BIS residential property price statistics, Q2 2022

24 November 2022
PDF full text
 |  8 pages

Key takeaways

  • Growth in global real house prices slowed to 2.2% year on year in aggregate in the second quarter of 2022.1 This reflected a strong increase in nominal terms (+10.6%) – largely offset by the surge in year-on-year consumer price growth rates.2
  • Real house price developments continued to diverge across the main regions. They continued to increase rapidly in advanced economies (AEs, +5.3% year on year) while emerging market economies (EMEs) saw their first decline (–0.2%) since early 2016.
  • Real house prices surged in Turkey (50%), the United States (9%), Australia, Canada (both 8%) and Japan (7%). They fell by 6% in Brazil and 4% in China and India.
  • In real terms, global house prices now exceed their immediate post-GFC average levels by 27% (40% in the AEs and 18% in the EMEs).

Summary of latest developments

In the second quarter of 2022, global real house prices growth moderated to 2.2% year on year in aggregate. This reflected a strong increase in nominal terms (+10.6%), offset by the rapid acceleration in year-on-year consumer price growth rates (CPIs).

Real house price growth lost some momentum in advanced economies (AEs), at +5.3% (down from 7.9% in Q1 2022) and turned negative in EMEs, at -0.2%, after a 1.7% increase in the previous quarter (Graph 1). The slight fall recorded by EMEs was driven mainly by the Latin American and Asian regions (–3.8% and –3.3% respectively), while real prices surged in central and eastern Europe (+18%).

Country-level data3 show that strong housing inflation was well distributed among AEs, where real residential property prices increased year on year in 75% of the jurisdictions in the second quarter of 2022 – with increases above 5% year on year recorded in one third of the cases. In contrast, house prices fell in 60% of the EMEs, up from less than 50% in Q1 2022 (Graph 2).

Despite the recent global slowdown, there has been a significant rise in global real residential prices since the outbreak of the Covid-19 pandemic. Compared with Q4 2019, they have increased by 9% globally, and in particular by 85% in Turkey and 23% in Australia, Canada, and the United States. In contrast, real prices have fallen by 8% in India since the end of 2019 (Graph 3).

From a longer-term perspective, global house prices now exceed (in real terms) their immediate post-GFC average by 27% (and by 40% and 18% for AEs and EMEs, respectively (Table 1). Among the G20 economies, real prices have almost doubled since 2010 in Turkey and Canada (+90% in both economies) and they have risen by around 60% in the Germany, India and the United States. At the other end of the scale, they remain well below their post-GFC levels in Italy, by 24%.

Advanced economies

In aggregate for the group of AEs, real residential property prices grew by 5.3% in Q2 2022, down from 7.9% in Q1 2022. They rose vigorously in several jurisdictions, by 9% in the United States, 8% in Australia and Canada, and 7% in Japan. Growth was more moderate in the United Kingdom (+2%) and a 2% decline was recorded in New Zealand (Graph 4).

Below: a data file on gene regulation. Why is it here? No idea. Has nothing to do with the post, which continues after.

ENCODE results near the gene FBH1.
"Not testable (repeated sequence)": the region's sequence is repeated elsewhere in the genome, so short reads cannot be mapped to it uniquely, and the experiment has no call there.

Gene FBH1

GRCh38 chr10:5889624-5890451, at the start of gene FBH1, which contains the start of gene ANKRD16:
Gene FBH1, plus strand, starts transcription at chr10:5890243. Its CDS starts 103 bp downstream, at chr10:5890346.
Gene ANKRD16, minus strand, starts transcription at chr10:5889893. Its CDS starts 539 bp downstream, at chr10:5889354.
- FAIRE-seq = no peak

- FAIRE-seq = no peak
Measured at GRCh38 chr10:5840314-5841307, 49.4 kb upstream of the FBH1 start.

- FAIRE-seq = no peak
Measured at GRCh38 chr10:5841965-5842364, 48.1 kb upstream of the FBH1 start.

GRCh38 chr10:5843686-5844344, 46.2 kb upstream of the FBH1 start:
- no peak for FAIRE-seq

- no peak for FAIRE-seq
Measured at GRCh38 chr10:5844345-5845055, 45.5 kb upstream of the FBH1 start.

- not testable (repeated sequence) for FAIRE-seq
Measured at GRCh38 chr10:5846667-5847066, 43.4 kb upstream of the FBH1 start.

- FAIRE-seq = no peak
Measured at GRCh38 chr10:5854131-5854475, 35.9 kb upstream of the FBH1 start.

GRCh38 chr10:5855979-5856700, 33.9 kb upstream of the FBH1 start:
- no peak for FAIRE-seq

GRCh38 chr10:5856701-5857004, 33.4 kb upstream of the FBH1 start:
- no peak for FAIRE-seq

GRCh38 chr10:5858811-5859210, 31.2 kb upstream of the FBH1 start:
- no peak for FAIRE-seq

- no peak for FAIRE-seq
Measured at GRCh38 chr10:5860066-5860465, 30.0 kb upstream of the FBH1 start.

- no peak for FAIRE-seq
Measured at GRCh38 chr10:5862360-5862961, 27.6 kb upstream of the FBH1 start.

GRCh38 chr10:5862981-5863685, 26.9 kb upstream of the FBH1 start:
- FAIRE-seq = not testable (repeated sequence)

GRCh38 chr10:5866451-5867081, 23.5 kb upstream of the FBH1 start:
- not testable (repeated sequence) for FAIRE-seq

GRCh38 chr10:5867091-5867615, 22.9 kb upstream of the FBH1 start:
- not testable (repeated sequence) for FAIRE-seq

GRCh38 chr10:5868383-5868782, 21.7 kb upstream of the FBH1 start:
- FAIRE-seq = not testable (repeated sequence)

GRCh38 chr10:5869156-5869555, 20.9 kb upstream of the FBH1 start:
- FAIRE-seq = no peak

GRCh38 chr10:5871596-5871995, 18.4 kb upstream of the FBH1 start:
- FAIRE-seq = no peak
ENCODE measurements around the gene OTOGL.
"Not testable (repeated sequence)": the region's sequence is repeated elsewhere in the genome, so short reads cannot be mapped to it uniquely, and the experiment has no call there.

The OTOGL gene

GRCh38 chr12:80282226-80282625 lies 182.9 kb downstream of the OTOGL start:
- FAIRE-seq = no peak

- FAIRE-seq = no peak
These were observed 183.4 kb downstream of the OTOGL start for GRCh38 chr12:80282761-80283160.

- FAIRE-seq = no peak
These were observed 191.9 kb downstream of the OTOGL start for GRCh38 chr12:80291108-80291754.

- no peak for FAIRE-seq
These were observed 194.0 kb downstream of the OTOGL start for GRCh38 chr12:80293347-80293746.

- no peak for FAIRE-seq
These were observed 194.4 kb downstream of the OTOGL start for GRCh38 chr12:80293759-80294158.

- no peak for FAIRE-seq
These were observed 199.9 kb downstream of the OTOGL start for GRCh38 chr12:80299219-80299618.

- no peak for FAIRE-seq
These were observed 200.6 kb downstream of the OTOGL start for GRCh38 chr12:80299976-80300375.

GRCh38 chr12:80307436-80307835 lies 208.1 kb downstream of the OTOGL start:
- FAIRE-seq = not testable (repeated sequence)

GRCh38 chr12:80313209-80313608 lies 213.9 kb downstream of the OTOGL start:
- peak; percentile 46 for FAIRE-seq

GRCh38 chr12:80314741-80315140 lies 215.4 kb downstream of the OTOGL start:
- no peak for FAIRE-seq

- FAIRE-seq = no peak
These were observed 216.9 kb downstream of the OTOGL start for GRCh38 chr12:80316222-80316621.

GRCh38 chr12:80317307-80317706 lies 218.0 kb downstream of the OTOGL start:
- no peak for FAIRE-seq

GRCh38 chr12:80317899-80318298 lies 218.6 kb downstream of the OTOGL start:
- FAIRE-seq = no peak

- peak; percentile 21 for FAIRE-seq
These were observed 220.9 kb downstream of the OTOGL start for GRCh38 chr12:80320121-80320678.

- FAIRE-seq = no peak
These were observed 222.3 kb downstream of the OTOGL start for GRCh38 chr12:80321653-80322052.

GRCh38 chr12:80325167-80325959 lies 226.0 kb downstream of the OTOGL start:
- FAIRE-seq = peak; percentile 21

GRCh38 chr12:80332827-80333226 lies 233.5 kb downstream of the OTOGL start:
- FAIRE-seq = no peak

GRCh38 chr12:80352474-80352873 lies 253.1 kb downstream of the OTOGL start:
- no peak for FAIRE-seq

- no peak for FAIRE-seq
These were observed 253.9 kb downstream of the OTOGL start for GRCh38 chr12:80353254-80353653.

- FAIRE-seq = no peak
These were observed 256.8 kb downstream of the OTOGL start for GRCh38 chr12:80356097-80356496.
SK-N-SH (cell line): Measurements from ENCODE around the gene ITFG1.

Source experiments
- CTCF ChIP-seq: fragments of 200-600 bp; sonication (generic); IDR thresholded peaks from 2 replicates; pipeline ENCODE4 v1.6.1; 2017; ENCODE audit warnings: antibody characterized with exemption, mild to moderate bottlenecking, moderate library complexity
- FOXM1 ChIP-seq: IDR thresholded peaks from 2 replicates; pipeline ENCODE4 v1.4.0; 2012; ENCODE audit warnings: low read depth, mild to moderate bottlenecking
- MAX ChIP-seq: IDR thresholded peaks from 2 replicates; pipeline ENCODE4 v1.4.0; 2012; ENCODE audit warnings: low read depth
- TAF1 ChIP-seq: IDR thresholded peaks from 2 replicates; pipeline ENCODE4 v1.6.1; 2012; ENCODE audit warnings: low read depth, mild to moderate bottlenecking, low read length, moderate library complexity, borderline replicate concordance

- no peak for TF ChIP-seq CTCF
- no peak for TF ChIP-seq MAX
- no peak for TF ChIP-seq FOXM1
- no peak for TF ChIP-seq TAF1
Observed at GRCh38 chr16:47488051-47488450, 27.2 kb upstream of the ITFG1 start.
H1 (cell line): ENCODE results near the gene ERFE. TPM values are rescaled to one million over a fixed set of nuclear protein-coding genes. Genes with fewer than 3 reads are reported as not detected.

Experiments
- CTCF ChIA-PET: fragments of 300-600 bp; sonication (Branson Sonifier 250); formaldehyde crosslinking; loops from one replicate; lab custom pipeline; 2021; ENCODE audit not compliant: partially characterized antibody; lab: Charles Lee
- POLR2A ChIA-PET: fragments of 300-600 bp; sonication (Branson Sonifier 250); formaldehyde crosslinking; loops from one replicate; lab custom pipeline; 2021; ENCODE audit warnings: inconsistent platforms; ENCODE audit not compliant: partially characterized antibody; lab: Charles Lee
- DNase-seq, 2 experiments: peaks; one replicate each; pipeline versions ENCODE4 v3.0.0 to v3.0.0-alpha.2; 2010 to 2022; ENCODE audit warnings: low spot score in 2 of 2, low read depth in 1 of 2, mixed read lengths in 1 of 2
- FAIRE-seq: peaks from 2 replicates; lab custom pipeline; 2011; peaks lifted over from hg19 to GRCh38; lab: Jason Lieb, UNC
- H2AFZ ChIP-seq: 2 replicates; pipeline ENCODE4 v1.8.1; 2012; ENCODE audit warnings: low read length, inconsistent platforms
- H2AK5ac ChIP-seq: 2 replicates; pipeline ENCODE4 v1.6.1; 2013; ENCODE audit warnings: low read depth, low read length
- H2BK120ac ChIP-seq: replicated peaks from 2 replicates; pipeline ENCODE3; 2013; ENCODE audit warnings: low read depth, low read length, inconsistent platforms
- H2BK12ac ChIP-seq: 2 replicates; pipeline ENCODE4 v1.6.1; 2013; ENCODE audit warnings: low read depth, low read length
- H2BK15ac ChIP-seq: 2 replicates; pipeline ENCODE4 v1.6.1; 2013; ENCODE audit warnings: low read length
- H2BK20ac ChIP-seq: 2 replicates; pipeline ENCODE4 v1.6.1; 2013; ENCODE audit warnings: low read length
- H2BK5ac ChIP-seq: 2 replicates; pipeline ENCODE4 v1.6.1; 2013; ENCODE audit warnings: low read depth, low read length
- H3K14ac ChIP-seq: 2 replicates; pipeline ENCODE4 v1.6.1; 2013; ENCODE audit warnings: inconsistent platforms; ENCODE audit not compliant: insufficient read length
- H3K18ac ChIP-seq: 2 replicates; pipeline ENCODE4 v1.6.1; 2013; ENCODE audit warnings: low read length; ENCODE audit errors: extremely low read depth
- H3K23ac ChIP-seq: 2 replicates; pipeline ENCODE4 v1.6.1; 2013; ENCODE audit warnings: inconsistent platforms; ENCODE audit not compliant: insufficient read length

Prices were up by 1% in the euro area, where developments continued to vary significantly among member states. Strong real house price growth persisted in the Netherlands (+8%) and Portugal (+5%). Prices kept growing somewhat in Germany (+2%) and France (+1%), but fell in Spain (–1%) and Italy (–2%) (Graph 5).

Emerging market economies

In contrast to AEs, real residential property prices fell moderately in EMEs during the second quarter of 2022, by 0.2% year on year compared with growth of 1.7% in Q1 2022.

Among the Asian economies (–3.3% in aggregate), they were up in Korea (+4%), but fell in Thailand (–1%), Indonesia (–2%), India and China (both –4%) (Graph 6).

In Latin America (–3.8% in aggregate), prices remained flat in Mexico and declined in Brazil (–6%). Among the central and eastern European countries (+17.6% in aggregate), real property prices surged by 50% in Turkey and 6% in Czechia. Lastly, prices fell by 3% in South Africa (Graph 7).

Annex: Nominal house price developments

Real residential property prices refer to nominal residential property price indicators deflated by the consumer price index. Global figures are weighted aggregates of selected AEs (Australia, Canada, Denmark, the euro area, Iceland, Japan, New Zealand, Norway, Sweden, Switzerland, the United Kingdom and the United States) and EMEs (Brazil, Bulgaria, Chile, China, Colombia, Croatia, Czechia, Hong Kong SAR, Hungary, India, Indonesia, Israel, Korea, Malaysia, Mexico, Morocco, North Macedonia, Peru, the Philippines, Poland, Romania, Russia, Singapore, South Africa, Thailand, Turkey and the United Arab Emirates), based on PPP exchange rates. Regional aggregates have been available since 2007.

The year-on-year change in consumer price index was higher in Q2 2022 than in Q1 2022 in all but one of the economies covered in the BIS data set. Residential property price developments in nominal terms are shown in the Annex.

As regional aggregate developments are driven mainly by property price changes in major economies, they can mask detailed country-level features presented in the histogram.

Related information